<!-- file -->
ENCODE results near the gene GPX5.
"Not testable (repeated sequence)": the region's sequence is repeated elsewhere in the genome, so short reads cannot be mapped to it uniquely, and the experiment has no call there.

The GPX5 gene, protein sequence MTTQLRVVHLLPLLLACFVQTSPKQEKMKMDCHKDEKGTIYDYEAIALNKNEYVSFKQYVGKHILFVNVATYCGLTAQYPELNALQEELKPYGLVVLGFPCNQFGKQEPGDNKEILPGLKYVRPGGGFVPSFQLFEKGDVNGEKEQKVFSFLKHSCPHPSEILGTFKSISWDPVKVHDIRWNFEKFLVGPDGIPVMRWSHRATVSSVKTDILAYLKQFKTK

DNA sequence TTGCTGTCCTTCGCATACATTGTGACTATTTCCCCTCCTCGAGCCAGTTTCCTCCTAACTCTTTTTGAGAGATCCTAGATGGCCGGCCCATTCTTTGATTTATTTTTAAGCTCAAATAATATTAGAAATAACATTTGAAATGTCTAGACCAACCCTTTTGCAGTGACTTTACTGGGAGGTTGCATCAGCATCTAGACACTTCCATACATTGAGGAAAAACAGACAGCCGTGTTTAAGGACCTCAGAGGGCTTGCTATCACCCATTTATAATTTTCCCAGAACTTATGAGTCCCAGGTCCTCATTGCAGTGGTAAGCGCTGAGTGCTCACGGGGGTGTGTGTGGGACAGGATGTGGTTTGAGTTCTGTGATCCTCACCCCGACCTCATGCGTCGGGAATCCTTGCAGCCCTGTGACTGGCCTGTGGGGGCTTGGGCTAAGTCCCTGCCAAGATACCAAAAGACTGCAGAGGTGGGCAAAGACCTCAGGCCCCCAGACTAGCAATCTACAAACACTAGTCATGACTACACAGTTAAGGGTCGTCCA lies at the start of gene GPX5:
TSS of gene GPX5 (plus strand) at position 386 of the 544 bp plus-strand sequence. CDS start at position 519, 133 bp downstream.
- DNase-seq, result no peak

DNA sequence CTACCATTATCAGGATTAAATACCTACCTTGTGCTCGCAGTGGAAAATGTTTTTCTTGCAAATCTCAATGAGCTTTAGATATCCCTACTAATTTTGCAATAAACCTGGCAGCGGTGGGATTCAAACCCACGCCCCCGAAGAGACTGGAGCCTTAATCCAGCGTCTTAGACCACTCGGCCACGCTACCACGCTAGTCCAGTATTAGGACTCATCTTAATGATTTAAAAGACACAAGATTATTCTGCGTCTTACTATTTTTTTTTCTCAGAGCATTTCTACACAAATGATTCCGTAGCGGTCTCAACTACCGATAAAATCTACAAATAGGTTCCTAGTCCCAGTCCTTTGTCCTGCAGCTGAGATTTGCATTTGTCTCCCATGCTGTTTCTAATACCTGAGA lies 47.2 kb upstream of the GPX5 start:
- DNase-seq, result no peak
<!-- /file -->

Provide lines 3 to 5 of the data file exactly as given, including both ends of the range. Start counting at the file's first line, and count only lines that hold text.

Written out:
The GPX5 gene, protein sequence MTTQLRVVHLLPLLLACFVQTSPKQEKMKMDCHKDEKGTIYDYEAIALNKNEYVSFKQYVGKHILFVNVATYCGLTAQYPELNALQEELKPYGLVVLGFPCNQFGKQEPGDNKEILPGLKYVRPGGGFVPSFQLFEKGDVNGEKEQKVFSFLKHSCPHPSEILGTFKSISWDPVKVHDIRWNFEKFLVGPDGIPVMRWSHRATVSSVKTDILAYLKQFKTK

DNA sequence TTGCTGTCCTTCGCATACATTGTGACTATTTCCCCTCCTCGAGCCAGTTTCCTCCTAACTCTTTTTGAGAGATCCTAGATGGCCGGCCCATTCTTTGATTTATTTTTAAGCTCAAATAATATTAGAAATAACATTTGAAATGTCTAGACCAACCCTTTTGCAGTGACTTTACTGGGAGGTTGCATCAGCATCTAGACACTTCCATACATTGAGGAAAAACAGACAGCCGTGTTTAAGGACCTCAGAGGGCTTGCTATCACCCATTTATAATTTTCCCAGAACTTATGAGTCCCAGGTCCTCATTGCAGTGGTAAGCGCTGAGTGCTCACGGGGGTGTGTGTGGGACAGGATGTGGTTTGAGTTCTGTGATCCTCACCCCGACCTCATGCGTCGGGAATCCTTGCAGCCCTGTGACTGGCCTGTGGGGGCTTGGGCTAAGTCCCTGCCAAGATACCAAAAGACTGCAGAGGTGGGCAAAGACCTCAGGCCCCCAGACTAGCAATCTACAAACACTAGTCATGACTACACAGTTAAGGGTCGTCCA lies at the start of gene GPX5:
TSS of gene GPX5 (plus strand) at position 386 of the 544 bp plus-strand sequence. CDS start at position 519, 133 bp downstream.